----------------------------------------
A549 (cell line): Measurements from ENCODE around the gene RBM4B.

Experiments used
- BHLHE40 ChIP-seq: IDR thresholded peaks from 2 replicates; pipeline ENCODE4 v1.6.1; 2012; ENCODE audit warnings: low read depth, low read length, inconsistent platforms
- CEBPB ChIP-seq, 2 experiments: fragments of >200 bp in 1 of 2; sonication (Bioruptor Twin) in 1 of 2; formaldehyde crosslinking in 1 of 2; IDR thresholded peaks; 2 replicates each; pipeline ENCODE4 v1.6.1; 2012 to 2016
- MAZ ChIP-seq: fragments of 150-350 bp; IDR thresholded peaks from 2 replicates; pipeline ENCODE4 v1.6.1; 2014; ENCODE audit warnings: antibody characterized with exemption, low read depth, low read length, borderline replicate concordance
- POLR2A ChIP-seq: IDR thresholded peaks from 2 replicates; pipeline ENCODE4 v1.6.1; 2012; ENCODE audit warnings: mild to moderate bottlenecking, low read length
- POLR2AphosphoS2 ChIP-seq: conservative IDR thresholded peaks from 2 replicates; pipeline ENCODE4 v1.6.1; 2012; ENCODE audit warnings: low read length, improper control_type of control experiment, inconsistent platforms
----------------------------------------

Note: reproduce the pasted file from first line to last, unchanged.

A549 (cell line): Measurements from ENCODE around the gene RBM4B.

Experiments used
- BHLHE40 ChIP-seq: IDR thresholded peaks from 2 replicates; pipeline ENCODE4 v1.6.1; 2012; ENCODE audit warnings: low read depth, low read length, inconsistent platforms
- CEBPB ChIP-seq, 2 experiments: fragments of >200 bp in 1 of 2; sonication (Bioruptor Twin) in 1 of 2; formaldehyde crosslinking in 1 of 2; IDR thresholded peaks; 2 replicates each; pipeline ENCODE4 v1.6.1; 2012 to 2016
- MAZ ChIP-seq: fragments of 150-350 bp; IDR thresholded peaks from 2 replicates; pipeline ENCODE4 v1.6.1; 2014; ENCODE audit warnings: antibody characterized with exemption, low read depth, low read length, borderline replicate concordance
- POLR2A ChIP-seq: IDR thresholded peaks from 2 replicates; pipeline ENCODE4 v1.6.1; 2012; ENCODE audit warnings: mild to moderate bottlenecking, low read length
- POLR2AphosphoS2 ChIP-seq: conservative IDR thresholded peaks from 2 replicates; pipeline ENCODE4 v1.6.1; 2012; ENCODE audit warnings: low read length, improper control_type of control experiment, inconsistent platforms